Super Simple NGINX Security

This assumes you’ve got both NGINX and apache2-utils installed (for generating your username/password file). It is possible to set up your auth_basic_user_file using other tools for example Htpasswd Generator or by using an md5 Hash Generator and creating a file containing username:password_hash with each username on a separate line. If you’ve got htpasswd installed however it’s definitely quickest and simplest to use that.

Locate your server config

Where you’re looking for this will depend on whether you’re using vhosts or not. If you’re not it will probably be /etc/nginx/sites-enabled/default if you’re using vhosts you should find it somewhere like: /etc/nginx/vhosts/[username]/[site].conf.

Create password file

I like to store the password files away from the web root but close to the site they relate to, so I will usually put them in the [username] folder.

sudo htpsswd -c [filename] [user]

This creates a new file in the current location called and adds a user. You will be prompted to enter your desired password twice to complete the process.

If you want to add another user omit the -c flag as this tells htpasswd to create a new file.

Set up your server conf

Option 1: lock down the whole thing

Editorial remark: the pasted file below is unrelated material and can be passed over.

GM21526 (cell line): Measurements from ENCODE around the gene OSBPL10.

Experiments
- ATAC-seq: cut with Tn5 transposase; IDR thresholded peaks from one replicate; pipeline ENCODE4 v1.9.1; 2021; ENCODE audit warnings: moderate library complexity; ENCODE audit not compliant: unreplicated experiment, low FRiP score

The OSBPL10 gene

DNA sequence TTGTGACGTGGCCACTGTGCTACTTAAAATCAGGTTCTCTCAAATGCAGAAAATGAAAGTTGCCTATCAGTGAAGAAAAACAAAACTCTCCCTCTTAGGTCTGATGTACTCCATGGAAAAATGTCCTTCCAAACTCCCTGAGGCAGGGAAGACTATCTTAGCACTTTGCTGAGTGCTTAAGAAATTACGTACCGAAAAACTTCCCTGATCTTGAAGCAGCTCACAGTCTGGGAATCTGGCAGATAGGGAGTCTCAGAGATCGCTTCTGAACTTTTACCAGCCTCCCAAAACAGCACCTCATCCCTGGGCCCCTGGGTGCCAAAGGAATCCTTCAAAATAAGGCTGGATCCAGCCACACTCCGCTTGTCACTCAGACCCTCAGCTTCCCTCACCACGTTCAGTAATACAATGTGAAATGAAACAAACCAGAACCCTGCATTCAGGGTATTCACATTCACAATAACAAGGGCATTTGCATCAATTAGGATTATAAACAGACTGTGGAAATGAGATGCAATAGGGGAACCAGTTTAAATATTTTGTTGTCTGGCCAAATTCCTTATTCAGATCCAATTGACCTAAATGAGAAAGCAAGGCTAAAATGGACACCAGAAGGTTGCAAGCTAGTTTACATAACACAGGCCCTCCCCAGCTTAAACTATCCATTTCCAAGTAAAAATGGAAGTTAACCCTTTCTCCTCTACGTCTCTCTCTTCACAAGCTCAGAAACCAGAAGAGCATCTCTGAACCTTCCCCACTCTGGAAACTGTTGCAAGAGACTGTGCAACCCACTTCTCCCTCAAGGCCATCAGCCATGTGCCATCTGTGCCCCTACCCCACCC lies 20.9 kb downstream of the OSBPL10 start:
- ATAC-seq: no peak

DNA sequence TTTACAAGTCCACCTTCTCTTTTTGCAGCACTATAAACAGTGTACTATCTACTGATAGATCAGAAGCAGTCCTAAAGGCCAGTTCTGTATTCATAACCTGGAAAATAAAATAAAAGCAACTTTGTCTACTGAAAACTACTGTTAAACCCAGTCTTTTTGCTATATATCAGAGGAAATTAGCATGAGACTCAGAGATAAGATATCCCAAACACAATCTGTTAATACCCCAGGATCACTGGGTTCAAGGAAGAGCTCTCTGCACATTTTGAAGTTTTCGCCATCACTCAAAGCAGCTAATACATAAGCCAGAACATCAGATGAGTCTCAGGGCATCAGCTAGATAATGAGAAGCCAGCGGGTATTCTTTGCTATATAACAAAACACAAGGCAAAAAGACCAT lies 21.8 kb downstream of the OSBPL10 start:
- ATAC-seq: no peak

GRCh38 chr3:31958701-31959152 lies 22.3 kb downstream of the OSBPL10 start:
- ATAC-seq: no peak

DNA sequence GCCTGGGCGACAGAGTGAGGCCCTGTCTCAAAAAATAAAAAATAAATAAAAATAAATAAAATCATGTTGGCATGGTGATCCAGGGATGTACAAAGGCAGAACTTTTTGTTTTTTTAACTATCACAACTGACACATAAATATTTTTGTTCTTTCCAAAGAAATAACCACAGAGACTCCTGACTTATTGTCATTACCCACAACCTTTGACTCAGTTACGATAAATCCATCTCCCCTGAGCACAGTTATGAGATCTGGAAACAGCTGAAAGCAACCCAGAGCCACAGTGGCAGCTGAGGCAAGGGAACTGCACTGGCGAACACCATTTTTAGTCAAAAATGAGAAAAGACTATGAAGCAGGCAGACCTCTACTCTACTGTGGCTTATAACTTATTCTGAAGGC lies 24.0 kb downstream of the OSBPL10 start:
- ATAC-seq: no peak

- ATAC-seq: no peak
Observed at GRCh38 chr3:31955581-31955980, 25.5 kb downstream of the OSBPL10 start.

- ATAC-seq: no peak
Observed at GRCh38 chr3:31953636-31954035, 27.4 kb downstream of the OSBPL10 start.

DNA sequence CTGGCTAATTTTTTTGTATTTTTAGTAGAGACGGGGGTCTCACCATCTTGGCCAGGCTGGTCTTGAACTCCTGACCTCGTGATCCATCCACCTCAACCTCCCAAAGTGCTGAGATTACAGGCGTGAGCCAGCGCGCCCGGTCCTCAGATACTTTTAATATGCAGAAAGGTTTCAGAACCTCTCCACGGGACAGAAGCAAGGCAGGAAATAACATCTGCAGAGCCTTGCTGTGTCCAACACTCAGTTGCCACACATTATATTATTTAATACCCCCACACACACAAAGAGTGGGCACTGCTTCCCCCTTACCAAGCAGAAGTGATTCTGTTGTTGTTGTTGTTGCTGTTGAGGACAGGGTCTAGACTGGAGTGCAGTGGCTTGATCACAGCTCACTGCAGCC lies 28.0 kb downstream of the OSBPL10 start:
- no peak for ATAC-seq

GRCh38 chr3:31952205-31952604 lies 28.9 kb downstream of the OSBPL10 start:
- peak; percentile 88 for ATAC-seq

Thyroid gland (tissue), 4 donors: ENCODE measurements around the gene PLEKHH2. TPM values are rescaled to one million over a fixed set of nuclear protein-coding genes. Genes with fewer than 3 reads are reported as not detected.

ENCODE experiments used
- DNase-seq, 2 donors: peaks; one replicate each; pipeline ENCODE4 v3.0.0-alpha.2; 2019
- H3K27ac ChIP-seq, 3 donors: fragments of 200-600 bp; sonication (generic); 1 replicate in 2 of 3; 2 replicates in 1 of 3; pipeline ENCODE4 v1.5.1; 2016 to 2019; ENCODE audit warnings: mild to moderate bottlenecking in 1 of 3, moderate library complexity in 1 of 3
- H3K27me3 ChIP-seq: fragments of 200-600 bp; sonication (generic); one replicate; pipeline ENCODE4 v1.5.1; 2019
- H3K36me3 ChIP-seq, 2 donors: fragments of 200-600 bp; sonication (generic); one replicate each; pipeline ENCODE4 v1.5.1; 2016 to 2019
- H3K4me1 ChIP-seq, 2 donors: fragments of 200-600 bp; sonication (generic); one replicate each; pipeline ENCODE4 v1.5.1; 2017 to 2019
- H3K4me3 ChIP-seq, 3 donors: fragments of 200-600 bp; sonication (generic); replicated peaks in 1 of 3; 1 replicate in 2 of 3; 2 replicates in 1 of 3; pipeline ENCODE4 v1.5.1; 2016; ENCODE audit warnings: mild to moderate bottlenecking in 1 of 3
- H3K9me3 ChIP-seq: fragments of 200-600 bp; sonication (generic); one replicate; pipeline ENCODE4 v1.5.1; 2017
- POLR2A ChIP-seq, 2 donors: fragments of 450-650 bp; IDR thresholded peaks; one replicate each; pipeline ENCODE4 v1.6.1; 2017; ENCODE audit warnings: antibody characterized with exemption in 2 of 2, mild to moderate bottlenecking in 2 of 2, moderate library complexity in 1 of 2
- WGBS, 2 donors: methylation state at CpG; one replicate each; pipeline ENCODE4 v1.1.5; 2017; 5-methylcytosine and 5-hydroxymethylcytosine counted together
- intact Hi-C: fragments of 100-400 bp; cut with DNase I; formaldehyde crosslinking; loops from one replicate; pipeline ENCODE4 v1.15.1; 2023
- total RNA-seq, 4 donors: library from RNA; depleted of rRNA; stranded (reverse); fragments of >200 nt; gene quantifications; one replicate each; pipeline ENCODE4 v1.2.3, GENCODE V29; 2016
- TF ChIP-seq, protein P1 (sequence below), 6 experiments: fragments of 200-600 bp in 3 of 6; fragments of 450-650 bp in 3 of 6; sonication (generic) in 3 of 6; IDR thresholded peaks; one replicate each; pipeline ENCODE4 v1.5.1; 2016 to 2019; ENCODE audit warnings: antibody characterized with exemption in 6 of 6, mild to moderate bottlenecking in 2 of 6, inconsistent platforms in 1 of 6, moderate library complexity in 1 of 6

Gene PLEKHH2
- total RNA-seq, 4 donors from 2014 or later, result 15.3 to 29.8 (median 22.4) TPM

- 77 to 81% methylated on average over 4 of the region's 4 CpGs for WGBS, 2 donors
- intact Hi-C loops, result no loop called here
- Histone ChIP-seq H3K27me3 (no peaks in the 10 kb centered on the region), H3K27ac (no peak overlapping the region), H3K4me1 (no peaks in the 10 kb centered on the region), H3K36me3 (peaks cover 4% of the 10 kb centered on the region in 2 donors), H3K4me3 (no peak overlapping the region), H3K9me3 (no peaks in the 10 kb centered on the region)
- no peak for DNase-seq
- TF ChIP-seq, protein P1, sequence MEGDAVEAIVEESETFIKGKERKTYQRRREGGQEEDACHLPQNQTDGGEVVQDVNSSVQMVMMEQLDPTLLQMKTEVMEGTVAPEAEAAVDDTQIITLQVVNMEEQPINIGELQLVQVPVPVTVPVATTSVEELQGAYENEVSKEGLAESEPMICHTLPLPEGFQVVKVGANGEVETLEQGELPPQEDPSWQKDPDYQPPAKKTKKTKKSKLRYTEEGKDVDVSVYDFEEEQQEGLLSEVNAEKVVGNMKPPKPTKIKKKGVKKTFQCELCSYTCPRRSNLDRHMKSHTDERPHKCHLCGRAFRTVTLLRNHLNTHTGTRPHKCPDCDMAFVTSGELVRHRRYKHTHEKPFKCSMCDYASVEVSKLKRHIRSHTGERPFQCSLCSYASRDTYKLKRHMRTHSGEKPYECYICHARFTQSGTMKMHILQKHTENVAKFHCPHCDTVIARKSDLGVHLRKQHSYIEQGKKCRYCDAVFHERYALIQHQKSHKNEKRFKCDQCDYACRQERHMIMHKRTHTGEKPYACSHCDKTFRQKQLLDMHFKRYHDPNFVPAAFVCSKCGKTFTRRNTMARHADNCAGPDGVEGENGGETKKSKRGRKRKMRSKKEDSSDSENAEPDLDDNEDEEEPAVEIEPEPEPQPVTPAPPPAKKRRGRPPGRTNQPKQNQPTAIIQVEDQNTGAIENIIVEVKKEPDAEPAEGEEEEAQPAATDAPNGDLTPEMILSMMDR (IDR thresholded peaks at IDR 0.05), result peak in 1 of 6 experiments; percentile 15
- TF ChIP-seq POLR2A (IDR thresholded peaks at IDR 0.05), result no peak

Inside your server config put the following:

server {
    ...
    auth_basic              "Why this bit is locked down"
    auth_basic_user_file    /etc/nginx/vhosts/[username]/[filename]
}

Option 2: lock down a section of your site

Same as above but wrap the auth section in a location block:

server {
    ...
    location /locked {
        auth_basic              "Why this bit is locked down"
        auth_basic_user_file    /etc/nginx/vhosts/[username]/[filename]
    }
}

Restart* Reload the service

If you don’t do this your changes wont have any effect.

sudo service nginx reload

As Paul pointed out on Twitter you don’t actually need to restart the service to make this work. Reloading is enough.

Resources

The official NGINX docs go into more detail about what you can do with HTTP Basic Authentication.

This Stack Overflow answer talks you through the whole thing for a single server instance.